Eye care products preferably should not contain Vitamin C (L-Asorbic Acid or related) as it requires a low pH value of <4 to be active and do it's job properly. Eye care products with Vitamin C therewith are either too acidic to be used in the eye area or alternatively too alkalic for the Vitamin C to be effective. Safe to use in the eye area are products containing Hyaluronic Acid. Although "Acid" is in the name, Hyaluronic Acid isn't acidic. One of it's key functions is attract and bind water, which usually has a pH of ~7.
We can support's skin natural exfoliation process in various ways, for example with mechanical or chemical exfoliation.
Desquamation (shedding of skin cells thus exfoliation) is an important part of the skin's natural regeneration or renewal process.
Already in our twenties, this process slightly, however increasingly starts to slow down (Kligman 1983). As a result, the cells on the surface of our skin (corneocytes) become bigger (Kligman 1989) and a little disorganised. This leads to a duller appearance (loss of radiance) and a more rough texture of our skin.
A very comprehensive comparison of both methods:
The word "acid" unfortunately sounds very harsh and skin-unfriendly. Many acids are actually skin's own, like for example lactic acid is a skin's own natural moisturising factor (NMF) and so is hyaluronic acid. The level of NMF's decrease as we age and our skin my lose the ability to maintain well hydrated. Many years ago the benefits of lactic acid were capitalised by using baths filled with donkey milk. Citric acid is commonly used in skin care products and toners to balance skin's pH. Gluconolactone is only gradually penetrates skin and is very gentle.
It's unfortunate that "acids" have such a negative connotation, as our skin (healthy and problematic) can benefit if we use them regularly. Moreover, I prefer this method over mechanical exfoliation for all skin types, however particularly if you have dry skin, acne- or redness prone skin, sensitive skin or mature skin.
The risk of exfoliation is over-exfoliation. Over-exfoliation is damage of our skin barrier and the symptoms are very comparable to dry or (hyper) sensitive skin symptoms, which are: redness, irritation, tightness, excessive dryness, dry patches, flaking skin, uncomfortable stinging, or even burning sensation. Whenever you experience one or more symptoms of over-exfoliation, it's recommended to reduce the number of times you exfoliate and support the skin barrier repair with a moisturiser.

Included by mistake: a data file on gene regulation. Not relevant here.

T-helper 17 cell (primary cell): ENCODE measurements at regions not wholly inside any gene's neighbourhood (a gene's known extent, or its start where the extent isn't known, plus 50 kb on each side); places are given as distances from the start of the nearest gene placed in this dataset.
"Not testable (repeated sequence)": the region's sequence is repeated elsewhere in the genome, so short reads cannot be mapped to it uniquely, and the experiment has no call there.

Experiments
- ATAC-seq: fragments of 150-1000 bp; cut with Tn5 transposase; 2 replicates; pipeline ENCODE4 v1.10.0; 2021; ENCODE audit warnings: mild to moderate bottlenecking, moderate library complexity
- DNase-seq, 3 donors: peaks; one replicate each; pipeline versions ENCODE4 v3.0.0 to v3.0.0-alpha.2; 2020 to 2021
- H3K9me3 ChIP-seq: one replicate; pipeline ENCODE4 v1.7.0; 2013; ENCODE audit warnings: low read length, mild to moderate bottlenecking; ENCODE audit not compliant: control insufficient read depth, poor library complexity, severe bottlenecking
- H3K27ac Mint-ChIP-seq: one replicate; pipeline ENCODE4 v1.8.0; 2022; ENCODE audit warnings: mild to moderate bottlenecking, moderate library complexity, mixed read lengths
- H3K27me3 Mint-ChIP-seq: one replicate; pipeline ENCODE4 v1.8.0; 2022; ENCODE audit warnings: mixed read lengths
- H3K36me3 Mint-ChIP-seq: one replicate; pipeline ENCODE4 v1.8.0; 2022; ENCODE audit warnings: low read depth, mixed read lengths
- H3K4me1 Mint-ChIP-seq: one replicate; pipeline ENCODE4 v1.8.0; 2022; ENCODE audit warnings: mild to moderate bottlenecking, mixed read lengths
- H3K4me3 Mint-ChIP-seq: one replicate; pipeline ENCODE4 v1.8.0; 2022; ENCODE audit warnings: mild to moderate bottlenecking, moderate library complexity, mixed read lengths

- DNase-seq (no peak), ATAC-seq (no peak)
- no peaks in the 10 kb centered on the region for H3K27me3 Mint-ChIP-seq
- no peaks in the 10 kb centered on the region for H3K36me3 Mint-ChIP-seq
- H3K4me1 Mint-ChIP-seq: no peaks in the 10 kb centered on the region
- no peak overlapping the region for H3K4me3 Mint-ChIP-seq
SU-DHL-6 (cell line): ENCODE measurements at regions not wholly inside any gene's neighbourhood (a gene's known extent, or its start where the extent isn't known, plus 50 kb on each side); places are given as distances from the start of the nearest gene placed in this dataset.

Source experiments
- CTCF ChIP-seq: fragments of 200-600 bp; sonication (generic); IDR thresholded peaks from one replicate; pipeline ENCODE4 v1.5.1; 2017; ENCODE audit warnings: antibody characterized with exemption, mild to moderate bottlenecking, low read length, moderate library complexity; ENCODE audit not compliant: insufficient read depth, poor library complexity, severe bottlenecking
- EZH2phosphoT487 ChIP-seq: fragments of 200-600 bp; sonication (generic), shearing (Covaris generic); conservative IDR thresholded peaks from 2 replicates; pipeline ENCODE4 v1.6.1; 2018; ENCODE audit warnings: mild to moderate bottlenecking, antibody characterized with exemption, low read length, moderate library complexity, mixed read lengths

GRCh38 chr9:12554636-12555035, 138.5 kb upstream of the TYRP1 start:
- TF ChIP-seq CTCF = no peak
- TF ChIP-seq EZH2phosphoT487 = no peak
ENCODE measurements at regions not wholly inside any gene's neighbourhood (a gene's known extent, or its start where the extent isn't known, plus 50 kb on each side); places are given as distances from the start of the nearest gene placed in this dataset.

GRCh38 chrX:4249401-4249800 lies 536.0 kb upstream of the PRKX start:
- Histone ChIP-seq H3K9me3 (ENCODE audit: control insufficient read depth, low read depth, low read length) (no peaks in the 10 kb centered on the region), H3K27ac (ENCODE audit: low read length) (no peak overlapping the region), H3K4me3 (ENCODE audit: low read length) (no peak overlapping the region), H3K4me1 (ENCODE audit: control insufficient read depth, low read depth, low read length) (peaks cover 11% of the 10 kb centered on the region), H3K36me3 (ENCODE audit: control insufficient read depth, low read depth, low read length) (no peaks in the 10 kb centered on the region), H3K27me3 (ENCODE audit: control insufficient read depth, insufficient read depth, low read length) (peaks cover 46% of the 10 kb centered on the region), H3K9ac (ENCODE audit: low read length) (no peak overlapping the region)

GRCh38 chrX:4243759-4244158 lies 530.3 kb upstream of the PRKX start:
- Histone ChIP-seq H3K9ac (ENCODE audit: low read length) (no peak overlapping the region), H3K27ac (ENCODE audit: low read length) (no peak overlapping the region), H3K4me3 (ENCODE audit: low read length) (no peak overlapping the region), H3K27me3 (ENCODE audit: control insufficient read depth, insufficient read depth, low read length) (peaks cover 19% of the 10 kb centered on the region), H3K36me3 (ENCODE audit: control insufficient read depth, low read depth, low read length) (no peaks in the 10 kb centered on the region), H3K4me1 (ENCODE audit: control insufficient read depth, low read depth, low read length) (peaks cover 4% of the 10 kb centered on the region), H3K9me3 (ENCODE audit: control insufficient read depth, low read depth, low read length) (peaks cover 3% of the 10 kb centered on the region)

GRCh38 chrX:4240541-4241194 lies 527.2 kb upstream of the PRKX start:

Hope you enjoy healthy skin & take care.
A high pH value contributes to premature ageing skin!
A study published in British Journal of Dermatology showed that women with an alkaline stratum corneum (outer layer of the skin) developed more fine lines and crow's-feet (wrinkles at the outside corner of the eyes) than those with acidic skin over an eight-year period.
This might be in part because an alkaline epidermis (top layer of the skin) tends to be drier and more fragile than an acidic one. Irritants can enter the skin and water can evaporate more easily. People with hydrated skin showed a 50% lower rate of wrinkling than those with dry skin. If the acid mantle is not intact, it can make skin more susceptible to inflammation (inflammaging) and lowered enzymatic activity, which again increases the risk of development of signs of ageing. Last but not least, alkaline skin is more prone to sun damage thus photo-aging, because its protective barrier has been weakened.
pH balance is fragile. I just mentioned that alkaline skin tends to be drier, however it’s also known that the oils secreted by our skin impact skin’s pH by increasing it. This is one of the reasons that oily skin types can be more prone to acne, as the skin’s pH influences it's microflora. That's a topic for another blog post.
You’ve maybe seen some of my previous posts on skin’s pH and it’s actually one of my major topics. This is because healthy skin starts with an optimal pH balance. Click below in the featured categories on “Skin pH” if you like to learn more about pH. If there is a specific topic you are interested in missing, please place a comment below and I will see to it that I address it.
Recently I've read an article in which facial toners were called a redundant step in the cleansing routine. They would not serve any purpose anymore and would be “old-fashioned". I disagree, and will explain why.